Gizmodo's Brian Gardiner checks out the epic-scale market for counterfeit audio gear.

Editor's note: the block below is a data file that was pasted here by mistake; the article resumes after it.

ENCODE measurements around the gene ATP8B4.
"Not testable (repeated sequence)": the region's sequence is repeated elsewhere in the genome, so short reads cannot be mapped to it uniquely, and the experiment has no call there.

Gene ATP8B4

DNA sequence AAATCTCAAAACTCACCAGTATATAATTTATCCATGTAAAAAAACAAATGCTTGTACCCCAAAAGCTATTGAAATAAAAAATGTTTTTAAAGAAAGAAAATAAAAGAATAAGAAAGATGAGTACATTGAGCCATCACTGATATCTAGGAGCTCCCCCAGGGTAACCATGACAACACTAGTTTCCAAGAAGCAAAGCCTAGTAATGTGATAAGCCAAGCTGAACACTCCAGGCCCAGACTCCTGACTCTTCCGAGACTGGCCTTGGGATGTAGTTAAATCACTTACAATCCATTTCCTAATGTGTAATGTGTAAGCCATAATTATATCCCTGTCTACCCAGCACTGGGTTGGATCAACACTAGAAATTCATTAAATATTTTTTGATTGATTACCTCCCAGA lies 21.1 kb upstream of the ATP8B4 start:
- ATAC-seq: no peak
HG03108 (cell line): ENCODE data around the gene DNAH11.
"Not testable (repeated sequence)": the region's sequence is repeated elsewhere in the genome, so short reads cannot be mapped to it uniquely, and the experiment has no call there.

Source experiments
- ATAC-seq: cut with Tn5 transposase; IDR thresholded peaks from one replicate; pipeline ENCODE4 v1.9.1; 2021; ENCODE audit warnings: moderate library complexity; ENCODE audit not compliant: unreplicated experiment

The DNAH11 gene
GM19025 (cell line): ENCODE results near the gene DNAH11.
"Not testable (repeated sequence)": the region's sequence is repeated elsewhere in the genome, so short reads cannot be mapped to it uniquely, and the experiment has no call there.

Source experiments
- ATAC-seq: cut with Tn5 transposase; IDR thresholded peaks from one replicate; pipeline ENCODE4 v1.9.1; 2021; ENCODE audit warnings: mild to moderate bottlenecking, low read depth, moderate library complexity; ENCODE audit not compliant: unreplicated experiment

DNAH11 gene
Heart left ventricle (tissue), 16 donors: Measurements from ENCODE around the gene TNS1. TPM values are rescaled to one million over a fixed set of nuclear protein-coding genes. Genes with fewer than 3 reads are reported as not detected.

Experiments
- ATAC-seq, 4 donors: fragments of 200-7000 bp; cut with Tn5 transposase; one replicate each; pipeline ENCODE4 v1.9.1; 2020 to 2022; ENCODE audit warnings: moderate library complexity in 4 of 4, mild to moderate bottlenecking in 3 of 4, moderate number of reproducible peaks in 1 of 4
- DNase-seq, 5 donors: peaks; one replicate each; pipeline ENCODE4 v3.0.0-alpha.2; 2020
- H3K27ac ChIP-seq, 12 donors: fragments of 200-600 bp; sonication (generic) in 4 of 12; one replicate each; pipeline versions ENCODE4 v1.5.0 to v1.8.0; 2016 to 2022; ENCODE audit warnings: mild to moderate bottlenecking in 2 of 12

Early on the morning of October 28, 2010 a massive strike force assembled outside the Meipai Electronic Audio Factory and three other storage facilities in and around Southern China's Enping City. What had started out as a tip from a handful of major audio equipment makers led to a months-long investigation by Guangdong Public Security Department and Jiangmen City police. By day's end, four people were in jail and 1,200 counterfeit audio items were in police hands, and the so-called "New Dynamics Audio Equipment Factory" was effectively shut down. It was the first salvo in a new war against fake wares, lead by an unlikely coalition of audio companies who, though fierce competitors in stores, are closely allied against a common enemy.And it's not just in Asia: a recent raid in the UK netted $500k worth of fakes, the largest ever there. One driving force is the increasing quality of knock-offs and their easy availability online: fakes so good that they sell for only slightly less than real ones.